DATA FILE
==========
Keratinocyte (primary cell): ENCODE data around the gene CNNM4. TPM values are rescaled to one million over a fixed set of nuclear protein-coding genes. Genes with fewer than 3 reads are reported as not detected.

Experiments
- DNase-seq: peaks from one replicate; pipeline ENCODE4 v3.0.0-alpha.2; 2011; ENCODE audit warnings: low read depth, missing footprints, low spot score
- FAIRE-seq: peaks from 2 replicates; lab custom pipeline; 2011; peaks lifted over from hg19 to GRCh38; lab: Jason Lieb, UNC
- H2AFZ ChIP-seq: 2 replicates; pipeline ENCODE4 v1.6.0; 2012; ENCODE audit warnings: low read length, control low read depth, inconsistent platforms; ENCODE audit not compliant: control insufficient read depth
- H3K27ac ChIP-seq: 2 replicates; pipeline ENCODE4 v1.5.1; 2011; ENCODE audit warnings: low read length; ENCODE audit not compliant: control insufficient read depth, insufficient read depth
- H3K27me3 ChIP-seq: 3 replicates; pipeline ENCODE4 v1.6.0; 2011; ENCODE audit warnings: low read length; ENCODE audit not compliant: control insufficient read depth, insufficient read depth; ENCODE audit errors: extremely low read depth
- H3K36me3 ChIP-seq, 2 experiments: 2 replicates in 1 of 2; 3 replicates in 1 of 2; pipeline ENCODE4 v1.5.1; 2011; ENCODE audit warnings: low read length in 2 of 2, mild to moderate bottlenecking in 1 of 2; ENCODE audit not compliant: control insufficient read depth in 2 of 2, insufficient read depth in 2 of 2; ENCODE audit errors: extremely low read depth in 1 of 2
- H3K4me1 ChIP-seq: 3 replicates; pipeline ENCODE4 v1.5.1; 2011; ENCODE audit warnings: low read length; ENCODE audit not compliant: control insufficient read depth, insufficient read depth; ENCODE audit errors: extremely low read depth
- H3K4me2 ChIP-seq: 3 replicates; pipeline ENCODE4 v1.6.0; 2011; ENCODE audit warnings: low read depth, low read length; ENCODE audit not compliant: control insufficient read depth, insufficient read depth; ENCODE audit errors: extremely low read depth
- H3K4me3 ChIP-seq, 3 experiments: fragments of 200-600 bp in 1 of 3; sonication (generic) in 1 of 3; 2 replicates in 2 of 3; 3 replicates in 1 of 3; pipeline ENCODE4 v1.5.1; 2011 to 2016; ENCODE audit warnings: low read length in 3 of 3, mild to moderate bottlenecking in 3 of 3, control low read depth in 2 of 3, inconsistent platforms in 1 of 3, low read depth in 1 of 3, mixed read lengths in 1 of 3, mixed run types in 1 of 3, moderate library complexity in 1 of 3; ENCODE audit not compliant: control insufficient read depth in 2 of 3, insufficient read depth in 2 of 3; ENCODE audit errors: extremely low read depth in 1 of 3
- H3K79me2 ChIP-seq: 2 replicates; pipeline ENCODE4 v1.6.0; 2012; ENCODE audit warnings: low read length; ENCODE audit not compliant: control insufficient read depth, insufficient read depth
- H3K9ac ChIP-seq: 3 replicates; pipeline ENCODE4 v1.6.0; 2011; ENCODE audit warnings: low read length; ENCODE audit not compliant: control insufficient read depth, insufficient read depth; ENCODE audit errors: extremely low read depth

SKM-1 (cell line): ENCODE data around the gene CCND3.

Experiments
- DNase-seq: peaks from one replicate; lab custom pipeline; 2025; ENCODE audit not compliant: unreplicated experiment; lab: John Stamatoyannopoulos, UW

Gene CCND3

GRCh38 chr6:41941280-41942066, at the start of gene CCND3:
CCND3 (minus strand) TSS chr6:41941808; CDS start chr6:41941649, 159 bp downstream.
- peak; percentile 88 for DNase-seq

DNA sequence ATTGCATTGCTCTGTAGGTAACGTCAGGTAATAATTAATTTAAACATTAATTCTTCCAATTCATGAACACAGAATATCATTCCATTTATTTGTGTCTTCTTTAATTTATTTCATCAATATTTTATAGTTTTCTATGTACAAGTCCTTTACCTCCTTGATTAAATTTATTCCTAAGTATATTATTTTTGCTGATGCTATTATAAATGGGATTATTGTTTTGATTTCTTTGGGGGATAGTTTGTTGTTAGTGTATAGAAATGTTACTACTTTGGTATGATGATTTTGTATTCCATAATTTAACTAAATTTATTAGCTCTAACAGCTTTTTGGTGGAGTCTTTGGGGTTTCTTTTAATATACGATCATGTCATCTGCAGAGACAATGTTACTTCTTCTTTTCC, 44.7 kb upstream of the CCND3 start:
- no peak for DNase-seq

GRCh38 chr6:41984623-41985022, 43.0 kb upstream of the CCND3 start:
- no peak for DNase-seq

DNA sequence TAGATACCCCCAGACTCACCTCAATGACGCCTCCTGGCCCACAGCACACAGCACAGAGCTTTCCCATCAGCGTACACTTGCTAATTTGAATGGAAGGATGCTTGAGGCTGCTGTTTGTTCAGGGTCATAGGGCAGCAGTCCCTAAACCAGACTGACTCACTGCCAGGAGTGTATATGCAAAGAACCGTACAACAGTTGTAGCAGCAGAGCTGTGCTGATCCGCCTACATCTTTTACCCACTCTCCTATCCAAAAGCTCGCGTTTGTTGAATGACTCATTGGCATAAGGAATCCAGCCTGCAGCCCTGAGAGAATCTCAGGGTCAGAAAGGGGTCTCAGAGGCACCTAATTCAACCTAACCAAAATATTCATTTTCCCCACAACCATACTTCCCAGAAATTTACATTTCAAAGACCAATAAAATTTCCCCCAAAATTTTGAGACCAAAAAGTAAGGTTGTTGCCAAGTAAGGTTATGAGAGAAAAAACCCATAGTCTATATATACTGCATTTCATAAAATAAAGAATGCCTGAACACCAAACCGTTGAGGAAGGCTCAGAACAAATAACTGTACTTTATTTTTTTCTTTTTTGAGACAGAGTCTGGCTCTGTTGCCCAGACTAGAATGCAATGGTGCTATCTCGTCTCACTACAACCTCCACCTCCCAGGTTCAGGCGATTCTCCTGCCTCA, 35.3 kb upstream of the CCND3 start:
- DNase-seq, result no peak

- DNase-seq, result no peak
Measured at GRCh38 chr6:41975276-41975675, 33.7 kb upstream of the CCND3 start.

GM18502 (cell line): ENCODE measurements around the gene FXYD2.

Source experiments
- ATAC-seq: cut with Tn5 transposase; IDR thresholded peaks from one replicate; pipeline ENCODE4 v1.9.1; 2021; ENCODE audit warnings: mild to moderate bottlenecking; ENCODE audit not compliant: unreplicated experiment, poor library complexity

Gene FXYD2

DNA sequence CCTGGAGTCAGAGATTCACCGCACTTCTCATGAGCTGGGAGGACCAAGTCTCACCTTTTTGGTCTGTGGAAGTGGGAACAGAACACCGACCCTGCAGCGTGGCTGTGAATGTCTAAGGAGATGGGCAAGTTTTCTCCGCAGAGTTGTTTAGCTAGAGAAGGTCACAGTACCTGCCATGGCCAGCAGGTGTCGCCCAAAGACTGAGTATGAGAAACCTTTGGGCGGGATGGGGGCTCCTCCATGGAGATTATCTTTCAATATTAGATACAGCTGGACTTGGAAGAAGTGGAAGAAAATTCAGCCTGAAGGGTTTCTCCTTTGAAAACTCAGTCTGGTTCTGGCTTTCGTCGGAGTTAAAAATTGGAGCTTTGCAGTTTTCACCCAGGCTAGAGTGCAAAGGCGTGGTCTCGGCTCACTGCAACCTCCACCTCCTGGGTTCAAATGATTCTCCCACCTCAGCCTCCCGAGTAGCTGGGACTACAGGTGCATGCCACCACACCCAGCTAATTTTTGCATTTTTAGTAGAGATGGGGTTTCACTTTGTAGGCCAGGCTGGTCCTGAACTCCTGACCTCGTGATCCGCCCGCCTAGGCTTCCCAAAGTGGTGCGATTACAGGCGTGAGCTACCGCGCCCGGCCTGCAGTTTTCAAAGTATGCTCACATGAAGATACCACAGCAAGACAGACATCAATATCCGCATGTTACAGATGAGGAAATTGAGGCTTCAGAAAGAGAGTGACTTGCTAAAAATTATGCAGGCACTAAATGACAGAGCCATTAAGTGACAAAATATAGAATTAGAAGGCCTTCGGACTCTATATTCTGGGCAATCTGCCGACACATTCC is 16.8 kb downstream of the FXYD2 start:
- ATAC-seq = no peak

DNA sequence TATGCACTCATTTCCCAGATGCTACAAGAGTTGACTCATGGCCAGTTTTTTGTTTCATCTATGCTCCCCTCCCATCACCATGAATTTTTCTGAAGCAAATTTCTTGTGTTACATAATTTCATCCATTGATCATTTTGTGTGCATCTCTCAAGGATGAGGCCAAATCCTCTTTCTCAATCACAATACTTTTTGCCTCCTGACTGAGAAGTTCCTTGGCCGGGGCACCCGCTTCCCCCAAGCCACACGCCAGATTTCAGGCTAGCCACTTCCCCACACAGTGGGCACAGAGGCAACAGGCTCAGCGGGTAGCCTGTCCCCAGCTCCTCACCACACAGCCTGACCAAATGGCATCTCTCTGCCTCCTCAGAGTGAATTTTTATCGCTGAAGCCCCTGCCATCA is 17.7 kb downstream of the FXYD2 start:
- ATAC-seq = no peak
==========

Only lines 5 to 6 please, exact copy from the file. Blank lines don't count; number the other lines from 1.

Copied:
- H2AFZ ChIP-seq: 2 replicates; pipeline ENCODE4 v1.6.0; 2012; ENCODE audit warnings: low read length, control low read depth, inconsistent platforms; ENCODE audit not compliant: control insufficient read depth
- H3K27ac ChIP-seq: 2 replicates; pipeline ENCODE4 v1.5.1; 2011; ENCODE audit warnings: low read length; ENCODE audit not compliant: control insufficient read depth, insufficient read depth